Alright, is it set now?

Weird… the setting is gone! Well, let’s see what happens? Maybe the kernel will default to “yes” if the setting … let’s try.

Oh – If it’s going to ask me to say yes to a crapload of defaults, I’ma abort that!

I’ll trust the kernel devs and my config πŸ˜›

Wow, that’s a lot of output.

Now, a quick reboot and re-connect, and then check the running kernel…


Strangely, the default config (my config) shows that my setting remains there…

So maybe I just didn’t compile it correctly.

I wish someone in the threads would have posted how to actually add this. I mean, as a teacher, I try not to make assumptions. Saying to someone “set CONFIG_FSL_ERRATUM_A008585=y in your kernel” is a big assumption. Even I, the Bald Nerd, am not quite sure how to do that, yet I’m sure the people who make the statements are. Let’s instead post the actual commands or at least point the person in the right direction.

I’ll try to figure it out in the next couple days, and will post my step-by-step. I’ve posted a cry for help in the forum thread related to the Debian image I’m using. Hopefully they can point me in the right direction.

UPDATE: Ohmigosh, it just hit me… this is using make, yet I didn’t install!

Let’s try it, just for good measure:


Yeah, there’s no there.

I’m sure it’s something simple I’m missing since I’m not experienced at this kind of thing.

More to come!

NTP on Debian reporting 95 years in the future – Part 4: Back To The Past

If you haven’t read part 1 yet, make sure you start there.

I had a great idea after posting part 3 last night… why not try to set the interface as static so DHCP isn’t impacted? That way, I won’t have to re-flash to an earlier image. So I stuck the SD card into my SD reader and low and behold, /etc/network/interfaces is accessible! So I commented out the DHCP line and set it instead to the static IP I have reserved for it, and low and behold, I’m up and running.

And to boot, get this:

That’s right… the date is correct after booting this way.

Strangely though, there are no updates in /var/log/dpkg.log – the last entry was in 2113.

Another interesting anomaly when checking the ntp service:

Hmm, yeah… it has been running for over 95 years. Yet the date is correct on my system now.


So, let’s just try…

And… wait for it….


Okay, so let’s leave the server running for 24 hours and see if this is a DHCP-related issue.

To be sure, I have indeed checked my router to make sure it’s not serving up bogus NTP timestamps, and it’s all good.

What’s Next? Read Part 5:

NTP on Debian reporting 95 years in the future – Part 5: Patching the Kernel

SBC Distros I’m Working On

Those who follow me closely in the SBC world know what I’m up to, generally, but I thought it’d be fun / useful to list some of my main distros I am working on.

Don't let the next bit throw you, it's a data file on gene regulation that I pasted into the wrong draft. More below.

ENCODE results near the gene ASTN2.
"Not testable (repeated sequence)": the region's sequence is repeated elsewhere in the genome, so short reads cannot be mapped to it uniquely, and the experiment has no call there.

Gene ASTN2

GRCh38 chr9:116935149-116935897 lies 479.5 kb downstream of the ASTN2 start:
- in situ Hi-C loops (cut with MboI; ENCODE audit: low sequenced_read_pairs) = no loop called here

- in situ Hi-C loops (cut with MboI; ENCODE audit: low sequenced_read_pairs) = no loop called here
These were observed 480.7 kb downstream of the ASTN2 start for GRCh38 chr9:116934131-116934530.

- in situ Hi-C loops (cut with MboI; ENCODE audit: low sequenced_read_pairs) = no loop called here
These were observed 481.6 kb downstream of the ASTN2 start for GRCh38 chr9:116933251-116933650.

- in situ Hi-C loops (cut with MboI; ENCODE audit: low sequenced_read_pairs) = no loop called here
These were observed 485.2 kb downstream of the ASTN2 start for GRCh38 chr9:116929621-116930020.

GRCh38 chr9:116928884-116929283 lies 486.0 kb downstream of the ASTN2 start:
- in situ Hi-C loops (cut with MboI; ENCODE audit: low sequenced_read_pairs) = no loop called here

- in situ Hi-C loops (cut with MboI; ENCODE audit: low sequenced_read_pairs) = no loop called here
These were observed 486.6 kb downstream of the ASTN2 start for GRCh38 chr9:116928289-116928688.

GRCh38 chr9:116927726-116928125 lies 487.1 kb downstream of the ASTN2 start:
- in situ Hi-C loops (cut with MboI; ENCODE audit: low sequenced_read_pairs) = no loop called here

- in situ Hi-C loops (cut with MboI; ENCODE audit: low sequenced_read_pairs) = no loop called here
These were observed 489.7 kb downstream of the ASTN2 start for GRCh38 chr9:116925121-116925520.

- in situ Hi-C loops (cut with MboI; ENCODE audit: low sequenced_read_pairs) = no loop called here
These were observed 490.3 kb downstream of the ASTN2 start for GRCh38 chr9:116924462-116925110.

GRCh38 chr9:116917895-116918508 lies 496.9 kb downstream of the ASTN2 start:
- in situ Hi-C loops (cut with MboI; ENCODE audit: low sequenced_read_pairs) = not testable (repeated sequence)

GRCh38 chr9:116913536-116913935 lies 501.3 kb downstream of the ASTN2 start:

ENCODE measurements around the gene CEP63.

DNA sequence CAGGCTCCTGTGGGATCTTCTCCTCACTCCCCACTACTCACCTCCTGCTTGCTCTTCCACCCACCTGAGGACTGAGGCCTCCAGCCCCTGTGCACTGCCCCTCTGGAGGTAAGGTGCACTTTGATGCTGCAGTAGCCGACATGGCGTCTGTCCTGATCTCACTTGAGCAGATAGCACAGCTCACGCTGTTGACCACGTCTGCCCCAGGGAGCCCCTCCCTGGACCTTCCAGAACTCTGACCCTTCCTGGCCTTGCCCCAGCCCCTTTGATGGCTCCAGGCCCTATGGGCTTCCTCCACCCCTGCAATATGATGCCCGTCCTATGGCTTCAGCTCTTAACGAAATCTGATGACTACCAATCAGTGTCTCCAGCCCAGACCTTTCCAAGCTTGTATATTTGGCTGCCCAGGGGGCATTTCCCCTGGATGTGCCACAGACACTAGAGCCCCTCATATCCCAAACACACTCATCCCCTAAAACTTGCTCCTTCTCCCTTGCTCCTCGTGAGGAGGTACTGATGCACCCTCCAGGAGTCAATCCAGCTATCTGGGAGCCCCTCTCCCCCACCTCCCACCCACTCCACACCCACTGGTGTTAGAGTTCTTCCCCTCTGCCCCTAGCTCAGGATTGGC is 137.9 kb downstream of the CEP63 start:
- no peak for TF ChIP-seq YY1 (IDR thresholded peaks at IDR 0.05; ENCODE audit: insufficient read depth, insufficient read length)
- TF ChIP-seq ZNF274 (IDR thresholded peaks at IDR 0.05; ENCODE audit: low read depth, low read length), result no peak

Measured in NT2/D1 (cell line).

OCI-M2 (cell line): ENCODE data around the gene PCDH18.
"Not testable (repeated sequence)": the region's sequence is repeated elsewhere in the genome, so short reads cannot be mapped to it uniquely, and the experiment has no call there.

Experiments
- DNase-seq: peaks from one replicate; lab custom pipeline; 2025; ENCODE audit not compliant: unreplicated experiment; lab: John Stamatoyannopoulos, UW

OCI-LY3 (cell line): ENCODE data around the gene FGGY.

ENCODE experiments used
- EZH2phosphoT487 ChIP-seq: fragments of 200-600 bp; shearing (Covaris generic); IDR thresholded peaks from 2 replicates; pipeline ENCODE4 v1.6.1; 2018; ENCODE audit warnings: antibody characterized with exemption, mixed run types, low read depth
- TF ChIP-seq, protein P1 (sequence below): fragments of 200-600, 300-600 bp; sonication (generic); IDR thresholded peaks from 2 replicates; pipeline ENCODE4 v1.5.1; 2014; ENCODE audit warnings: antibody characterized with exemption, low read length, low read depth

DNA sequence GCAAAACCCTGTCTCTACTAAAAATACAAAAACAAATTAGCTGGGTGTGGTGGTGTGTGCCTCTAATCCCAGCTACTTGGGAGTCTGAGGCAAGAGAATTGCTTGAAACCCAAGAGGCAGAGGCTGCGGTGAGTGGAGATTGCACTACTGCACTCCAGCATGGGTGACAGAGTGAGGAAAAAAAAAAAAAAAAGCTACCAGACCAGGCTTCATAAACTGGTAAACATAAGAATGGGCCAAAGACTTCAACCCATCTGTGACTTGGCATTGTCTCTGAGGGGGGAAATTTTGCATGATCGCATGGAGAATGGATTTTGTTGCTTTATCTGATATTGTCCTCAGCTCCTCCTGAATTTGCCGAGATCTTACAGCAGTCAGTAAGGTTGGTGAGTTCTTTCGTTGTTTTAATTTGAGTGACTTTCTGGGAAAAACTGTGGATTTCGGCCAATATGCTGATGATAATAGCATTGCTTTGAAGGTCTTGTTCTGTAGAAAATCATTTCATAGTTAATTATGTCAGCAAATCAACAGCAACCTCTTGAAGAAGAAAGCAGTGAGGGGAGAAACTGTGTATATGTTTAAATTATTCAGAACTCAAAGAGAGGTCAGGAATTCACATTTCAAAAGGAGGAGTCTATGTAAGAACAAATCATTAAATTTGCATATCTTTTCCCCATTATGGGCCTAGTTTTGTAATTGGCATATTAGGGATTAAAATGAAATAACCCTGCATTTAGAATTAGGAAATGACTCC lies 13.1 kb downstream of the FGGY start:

NEMS Linux
This one is pretty darned obvious. My most popular distro to date. Learn more at

Plex Media Server for the Raspberry Pi 3/3B+. I may eventually port this to more powerful SBCs as well. I think it’d do amazingly on a RockPro64.

Retropie-based Retro Gaming Distro for ODROID XU4 + others
Yet to be named build to port Retropie properly to the XU4 and other SBCs where it is either not yet [well] supported or onerous to configure.

Camera System
Yet to be named Raspberry Pi distro to turn any supported IP or USB camera into a sophisticated webcam ideal for weather stations, resorts, hobbyists. Not intended for surveillance, though it could be used for this too. Includes an impressive deduplication system I wrote which reduces the number of stored images by matching their image data: if there is no change in the scene, the image is not saved. Also allows stream relaying from an RTSP compatible IP camera or standard USB webcam to YouTube Live (video only), interval-based snapshots with automatic upload to web, and more. My hope is that I can turn even a Raspberry Pi Zero W into a very impressive webcam system.

Turnkey Servers
I plan to release some turnkey servers for SBC such as WordPress, LAMP, XMPP and so-on. Many of these will be in competition with existing turnkey builds, however I feel myΒ Migrator off site backup system will help my builds stand out from the pack.

Alexa for Raspberry Pi
A fair few tutorials exist that help a user build an Alexa-powered assistant device out of a Raspberry Pi, but I’d like to see a streamlined distro built around the concept… so I’ll build one.

Which project has you most excited?

NTP on Debian reporting 95 years in the future – Part 3: Community

If you haven’t read part 1 yet, make sure you start there.

Hooray! I am not alone, and it does indeed appear to be a Pine64-specific issue. That means I’m not crazy. Or at least, this issue doesn’t prove my craziness.


Looking at martinayotte‘s suggestions, since he seems to have been through what I’m going through right now…

Okay, so just in case they fixed it already, let’s just try…

Hmm, it seems apt doesn’t like time travelers like me. So … [le gasp]…

Wait for it….

Like trying to play my 8-track cassettes in a Blu-Ray player, apparently some services don’t play nicely 95 years in the future. DHCP is showing locally on the TTY splash screen as, and the only way to recover will be to re-flash to a point before the NTP issue struck.

What’s next? Read Part 4:

NTP on Debian reporting 95 years in the future – Part 4: Back To The Past